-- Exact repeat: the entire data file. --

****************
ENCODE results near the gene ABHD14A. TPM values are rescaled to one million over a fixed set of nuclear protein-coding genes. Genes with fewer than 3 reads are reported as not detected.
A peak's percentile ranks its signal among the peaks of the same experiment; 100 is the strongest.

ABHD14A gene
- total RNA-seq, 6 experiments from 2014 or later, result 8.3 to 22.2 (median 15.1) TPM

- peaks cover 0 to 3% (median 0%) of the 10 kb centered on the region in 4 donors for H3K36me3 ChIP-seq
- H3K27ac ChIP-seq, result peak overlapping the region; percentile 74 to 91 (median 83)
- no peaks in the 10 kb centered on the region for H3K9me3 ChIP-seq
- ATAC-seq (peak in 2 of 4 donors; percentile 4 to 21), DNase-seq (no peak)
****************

ENCODE results near the gene ABHD14A. TPM values are rescaled to one million over a fixed set of nuclear protein-coding genes. Genes with fewer than 3 reads are reported as not detected.
A peak's percentile ranks its signal among the peaks of the same experiment; 100 is the strongest.

ABHD14A gene
- total RNA-seq, 6 experiments from 2014 or later, result 8.3 to 22.2 (median 15.1) TPM

- peaks cover 0 to 3% (median 0%) of the 10 kb centered on the region in 4 donors for H3K36me3 ChIP-seq
- H3K27ac ChIP-seq, result peak overlapping the region; percentile 74 to 91 (median 83)
- no peaks in the 10 kb centered on the region for H3K9me3 ChIP-seq
- ATAC-seq (peak in 2 of 4 donors; percentile 4 to 21), DNase-seq (no peak)